NASA chief says it’s not for us to decide what the Earth’s climate should be…

Yep, we have global warming. Yep, it’s largely due to human activity. That’s what the boss of NASA says. For a long time the current administration refuted that the earth was warming up. Then they had to admit it was, but maintained there was no evidence that it was due to human activity. Now they’ve had to accept that. The next step in the Washington stonewalling of any attempt to even contemplate doing something about it: Hey, climates change. It would be arrogant of us to decide what the climate should be.

OK, maybe. But doesn’t that make anything man does to alter his environment for greater comfort or productivity arrogant? By that definition, arrogance is one of the primary characteristics of mankind, one of the things that makes us who we are. Why shouldn’t we decide what the best climate would be? Hell, if warmer is better for for most of humanity, I’m all for global warming. Let’s heat this place up! The problem is that making the climate hotter is more likely to be negative, and has the potential to cause suffering on a scale never before witnessed in history. Not since the black death, anyway. That’s a pretty big potential downside.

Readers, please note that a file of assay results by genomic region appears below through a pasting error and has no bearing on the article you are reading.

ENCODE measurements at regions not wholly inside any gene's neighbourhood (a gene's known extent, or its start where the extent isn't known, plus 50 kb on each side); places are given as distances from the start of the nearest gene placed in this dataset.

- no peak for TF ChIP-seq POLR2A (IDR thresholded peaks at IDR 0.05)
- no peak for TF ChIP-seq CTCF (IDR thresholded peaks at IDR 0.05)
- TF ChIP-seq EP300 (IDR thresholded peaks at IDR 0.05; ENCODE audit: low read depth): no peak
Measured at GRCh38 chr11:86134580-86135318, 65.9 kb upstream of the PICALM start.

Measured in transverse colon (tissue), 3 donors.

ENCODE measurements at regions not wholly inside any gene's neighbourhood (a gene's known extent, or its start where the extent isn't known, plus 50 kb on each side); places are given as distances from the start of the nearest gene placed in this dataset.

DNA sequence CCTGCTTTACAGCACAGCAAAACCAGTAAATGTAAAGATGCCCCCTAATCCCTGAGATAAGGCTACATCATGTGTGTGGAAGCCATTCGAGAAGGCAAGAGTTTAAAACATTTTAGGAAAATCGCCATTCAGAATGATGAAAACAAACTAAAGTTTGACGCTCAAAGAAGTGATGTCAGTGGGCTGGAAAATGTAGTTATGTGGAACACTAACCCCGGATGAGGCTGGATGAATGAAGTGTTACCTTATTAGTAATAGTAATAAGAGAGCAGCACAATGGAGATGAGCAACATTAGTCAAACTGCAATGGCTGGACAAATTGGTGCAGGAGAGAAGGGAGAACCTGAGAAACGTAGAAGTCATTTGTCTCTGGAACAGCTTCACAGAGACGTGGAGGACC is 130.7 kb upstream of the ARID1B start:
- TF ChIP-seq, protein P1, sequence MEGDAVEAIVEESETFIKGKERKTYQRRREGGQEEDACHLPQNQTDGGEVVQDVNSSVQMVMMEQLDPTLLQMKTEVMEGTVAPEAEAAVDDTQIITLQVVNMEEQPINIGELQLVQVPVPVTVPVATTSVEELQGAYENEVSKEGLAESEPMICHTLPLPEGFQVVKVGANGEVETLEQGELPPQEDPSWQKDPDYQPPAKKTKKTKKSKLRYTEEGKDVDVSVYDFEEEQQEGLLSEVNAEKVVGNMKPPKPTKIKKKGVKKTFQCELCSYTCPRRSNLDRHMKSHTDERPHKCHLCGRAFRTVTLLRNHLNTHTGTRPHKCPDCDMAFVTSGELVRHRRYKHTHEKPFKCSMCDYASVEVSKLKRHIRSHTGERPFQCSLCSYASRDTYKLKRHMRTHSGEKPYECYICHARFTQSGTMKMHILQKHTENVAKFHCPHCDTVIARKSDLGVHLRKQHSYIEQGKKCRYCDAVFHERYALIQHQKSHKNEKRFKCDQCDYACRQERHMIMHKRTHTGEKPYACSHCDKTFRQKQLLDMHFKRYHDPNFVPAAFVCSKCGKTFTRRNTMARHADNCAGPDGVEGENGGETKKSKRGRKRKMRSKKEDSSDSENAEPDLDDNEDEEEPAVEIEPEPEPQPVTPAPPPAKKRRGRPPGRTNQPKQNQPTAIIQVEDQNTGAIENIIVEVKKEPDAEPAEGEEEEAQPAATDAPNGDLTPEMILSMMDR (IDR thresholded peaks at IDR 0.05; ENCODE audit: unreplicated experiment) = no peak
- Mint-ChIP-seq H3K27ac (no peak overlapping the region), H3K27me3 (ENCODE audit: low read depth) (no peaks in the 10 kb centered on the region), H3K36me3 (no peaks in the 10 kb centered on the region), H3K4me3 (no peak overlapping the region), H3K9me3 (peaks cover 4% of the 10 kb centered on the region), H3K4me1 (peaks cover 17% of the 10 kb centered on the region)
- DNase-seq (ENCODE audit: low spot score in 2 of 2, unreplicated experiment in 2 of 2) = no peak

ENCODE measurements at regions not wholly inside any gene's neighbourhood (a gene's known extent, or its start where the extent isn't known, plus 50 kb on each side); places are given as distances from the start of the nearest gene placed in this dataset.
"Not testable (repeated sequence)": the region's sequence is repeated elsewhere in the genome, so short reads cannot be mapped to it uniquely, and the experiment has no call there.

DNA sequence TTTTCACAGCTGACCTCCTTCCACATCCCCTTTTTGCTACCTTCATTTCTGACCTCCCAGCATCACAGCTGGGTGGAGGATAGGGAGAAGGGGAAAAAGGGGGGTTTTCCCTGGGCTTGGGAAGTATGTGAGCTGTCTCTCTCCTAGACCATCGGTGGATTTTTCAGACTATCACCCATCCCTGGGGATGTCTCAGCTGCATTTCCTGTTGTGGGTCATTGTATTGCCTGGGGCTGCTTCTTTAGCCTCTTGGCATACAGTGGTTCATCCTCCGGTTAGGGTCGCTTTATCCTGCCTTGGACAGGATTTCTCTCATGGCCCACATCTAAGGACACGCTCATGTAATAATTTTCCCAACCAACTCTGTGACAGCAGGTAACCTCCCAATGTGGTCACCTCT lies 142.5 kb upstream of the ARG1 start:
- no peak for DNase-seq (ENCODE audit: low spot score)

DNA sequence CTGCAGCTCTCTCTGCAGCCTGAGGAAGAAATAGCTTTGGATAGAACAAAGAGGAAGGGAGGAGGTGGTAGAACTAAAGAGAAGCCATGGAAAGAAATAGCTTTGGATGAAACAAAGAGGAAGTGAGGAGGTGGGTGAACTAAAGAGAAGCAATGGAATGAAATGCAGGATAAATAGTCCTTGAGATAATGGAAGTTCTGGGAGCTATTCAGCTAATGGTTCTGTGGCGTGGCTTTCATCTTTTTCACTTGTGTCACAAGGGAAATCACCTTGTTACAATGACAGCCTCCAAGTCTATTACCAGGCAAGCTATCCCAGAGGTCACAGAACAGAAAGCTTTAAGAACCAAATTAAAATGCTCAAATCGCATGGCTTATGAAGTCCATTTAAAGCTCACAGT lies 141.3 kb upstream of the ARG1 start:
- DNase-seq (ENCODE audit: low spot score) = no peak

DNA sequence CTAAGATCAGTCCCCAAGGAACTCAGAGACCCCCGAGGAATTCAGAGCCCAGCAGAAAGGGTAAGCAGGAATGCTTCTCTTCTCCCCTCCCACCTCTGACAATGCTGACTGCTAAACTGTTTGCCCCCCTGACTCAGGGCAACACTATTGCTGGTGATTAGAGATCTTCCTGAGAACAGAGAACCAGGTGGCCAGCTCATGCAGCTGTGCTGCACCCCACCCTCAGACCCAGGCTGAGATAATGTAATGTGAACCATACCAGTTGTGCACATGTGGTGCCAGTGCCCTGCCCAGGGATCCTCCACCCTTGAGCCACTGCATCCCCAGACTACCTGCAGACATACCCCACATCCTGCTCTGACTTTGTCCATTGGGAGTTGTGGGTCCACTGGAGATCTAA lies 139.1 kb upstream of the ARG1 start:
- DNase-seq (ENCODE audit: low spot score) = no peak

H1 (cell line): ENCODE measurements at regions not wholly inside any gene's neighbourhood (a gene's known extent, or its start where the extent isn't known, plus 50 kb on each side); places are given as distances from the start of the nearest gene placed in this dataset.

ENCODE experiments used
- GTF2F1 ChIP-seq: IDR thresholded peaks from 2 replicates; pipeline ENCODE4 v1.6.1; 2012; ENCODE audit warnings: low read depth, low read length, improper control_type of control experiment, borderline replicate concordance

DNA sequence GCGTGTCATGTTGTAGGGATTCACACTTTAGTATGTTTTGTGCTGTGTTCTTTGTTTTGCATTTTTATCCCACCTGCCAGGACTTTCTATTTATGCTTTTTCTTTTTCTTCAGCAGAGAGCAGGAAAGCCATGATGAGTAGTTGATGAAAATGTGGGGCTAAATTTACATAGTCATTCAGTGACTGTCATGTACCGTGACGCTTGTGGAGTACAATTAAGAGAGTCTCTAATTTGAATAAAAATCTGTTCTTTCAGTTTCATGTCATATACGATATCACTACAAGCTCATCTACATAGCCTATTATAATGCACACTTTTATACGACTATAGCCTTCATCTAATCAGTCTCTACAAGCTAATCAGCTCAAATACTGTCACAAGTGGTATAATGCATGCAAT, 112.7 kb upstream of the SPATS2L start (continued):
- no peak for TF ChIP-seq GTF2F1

No, it’s not arrogant to consider potential disasters in the coming decades, it’s just that the people getting rich off current policies risk having the cash gusher they’re sitting on slow down a bit. Energy policy is, as far as I can tell (I’m no expert), a critical element in mitigating global warming. We will not have a well-considered energy policy while oil men are in charge. We would also not have a well-considered energy policy if windmill people were in charge, but that’s not what we’re facing right now.

If Cape Canaveral is abandoned to the waves, I hope NASA puts up a plaque with this guy’s picture on it.

A Milestone, of sorts…

Well, it’s official, Jer’s Software Hut is a multi-product company. Someone went to the trouble to slide me five bucks for Jer’s Flash Card Viewer.